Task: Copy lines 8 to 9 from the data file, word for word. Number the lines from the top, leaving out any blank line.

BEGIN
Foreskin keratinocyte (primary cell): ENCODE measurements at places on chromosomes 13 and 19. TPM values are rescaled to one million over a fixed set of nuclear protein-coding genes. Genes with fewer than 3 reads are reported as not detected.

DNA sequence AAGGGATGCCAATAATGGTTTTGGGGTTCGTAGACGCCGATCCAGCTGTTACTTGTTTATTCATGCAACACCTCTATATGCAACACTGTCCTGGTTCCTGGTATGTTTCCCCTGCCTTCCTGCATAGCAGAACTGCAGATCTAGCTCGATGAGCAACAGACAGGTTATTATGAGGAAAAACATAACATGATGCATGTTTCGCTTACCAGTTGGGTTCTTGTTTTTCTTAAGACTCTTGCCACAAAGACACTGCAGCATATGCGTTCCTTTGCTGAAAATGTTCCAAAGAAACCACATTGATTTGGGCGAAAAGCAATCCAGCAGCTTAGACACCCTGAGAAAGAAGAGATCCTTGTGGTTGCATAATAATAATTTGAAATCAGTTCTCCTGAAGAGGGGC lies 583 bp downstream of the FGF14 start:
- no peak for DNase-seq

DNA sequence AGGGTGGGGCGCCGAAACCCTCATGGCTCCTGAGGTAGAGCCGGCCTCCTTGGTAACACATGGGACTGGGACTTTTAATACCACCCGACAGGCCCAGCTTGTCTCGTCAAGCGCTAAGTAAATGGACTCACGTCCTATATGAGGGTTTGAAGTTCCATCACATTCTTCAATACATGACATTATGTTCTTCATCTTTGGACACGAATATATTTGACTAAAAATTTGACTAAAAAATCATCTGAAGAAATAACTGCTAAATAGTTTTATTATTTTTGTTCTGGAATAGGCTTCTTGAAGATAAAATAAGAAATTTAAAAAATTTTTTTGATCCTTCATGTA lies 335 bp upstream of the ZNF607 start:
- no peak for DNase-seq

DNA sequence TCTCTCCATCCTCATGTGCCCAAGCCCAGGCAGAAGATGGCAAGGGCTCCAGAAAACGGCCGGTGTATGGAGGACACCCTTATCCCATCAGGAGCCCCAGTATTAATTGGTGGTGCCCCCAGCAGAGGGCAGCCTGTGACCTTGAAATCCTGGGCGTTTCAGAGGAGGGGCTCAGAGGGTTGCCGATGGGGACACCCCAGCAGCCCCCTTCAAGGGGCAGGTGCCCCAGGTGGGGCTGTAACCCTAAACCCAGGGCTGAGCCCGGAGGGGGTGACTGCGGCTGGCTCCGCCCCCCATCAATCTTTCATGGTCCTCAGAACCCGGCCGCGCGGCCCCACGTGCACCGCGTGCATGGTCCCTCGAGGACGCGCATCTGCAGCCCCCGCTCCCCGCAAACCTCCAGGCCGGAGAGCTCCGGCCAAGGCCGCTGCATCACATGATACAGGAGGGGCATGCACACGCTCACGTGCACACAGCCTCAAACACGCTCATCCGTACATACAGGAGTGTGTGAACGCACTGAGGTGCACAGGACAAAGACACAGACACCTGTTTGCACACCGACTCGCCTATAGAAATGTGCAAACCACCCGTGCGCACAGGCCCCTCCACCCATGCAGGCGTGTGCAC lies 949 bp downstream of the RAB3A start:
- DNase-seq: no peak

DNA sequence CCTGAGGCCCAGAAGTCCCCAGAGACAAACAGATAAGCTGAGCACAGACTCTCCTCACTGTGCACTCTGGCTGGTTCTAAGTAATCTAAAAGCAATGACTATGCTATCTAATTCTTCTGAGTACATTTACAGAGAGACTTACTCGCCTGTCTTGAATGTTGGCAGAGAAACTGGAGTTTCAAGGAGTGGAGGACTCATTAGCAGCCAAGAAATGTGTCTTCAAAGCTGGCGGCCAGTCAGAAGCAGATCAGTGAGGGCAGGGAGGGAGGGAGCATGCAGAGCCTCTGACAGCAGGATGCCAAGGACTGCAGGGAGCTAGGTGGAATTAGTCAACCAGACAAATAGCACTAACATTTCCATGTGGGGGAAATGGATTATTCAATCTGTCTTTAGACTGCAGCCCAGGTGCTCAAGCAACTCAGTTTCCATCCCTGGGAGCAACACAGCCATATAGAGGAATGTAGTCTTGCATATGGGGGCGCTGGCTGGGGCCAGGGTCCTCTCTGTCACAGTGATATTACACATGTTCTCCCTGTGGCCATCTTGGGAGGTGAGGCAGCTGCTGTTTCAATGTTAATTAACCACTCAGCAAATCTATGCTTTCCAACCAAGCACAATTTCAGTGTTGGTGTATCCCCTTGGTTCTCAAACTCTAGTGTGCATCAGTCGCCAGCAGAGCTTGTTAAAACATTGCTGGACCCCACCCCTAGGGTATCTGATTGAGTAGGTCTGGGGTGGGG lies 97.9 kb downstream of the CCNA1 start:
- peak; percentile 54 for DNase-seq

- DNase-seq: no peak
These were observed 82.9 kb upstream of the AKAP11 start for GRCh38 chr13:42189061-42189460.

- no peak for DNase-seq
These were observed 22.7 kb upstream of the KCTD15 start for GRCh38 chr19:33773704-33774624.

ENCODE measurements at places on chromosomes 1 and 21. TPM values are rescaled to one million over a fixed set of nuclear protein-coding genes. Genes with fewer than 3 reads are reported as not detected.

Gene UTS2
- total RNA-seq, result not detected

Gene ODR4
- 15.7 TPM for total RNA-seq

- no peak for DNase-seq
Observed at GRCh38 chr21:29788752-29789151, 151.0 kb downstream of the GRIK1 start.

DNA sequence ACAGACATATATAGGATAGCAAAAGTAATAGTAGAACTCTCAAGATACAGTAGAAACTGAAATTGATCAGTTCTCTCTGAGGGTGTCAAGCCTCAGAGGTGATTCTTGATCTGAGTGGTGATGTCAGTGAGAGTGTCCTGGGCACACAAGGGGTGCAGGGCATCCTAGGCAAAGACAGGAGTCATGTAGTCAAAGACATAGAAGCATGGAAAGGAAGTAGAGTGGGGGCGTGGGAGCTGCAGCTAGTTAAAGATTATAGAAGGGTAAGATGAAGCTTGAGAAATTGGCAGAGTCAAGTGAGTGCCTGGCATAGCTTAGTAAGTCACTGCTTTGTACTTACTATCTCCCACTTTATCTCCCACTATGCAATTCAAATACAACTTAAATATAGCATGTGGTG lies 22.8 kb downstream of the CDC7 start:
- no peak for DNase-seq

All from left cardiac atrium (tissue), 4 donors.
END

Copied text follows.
DNA sequence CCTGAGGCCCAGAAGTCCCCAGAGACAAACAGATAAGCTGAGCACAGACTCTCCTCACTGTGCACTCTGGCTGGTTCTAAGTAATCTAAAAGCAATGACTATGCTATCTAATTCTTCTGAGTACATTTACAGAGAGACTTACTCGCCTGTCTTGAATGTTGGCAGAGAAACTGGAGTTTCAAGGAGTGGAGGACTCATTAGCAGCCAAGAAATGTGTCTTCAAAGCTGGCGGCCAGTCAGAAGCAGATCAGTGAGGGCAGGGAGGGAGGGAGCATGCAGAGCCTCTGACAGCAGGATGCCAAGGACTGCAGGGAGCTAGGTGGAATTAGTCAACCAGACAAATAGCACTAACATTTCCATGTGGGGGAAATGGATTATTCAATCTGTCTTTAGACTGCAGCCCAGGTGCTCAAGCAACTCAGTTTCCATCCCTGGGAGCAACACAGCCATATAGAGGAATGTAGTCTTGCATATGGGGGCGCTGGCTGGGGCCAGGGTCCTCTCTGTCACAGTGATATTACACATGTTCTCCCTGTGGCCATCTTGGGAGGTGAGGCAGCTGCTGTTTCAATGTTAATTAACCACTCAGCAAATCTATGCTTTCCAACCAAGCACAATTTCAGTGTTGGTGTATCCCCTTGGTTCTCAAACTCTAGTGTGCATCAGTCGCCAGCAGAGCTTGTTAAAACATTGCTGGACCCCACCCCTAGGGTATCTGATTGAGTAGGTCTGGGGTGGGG lies 97.9 kb downstream of the CCNA1 start:
- peak; percentile 54 for DNase-seq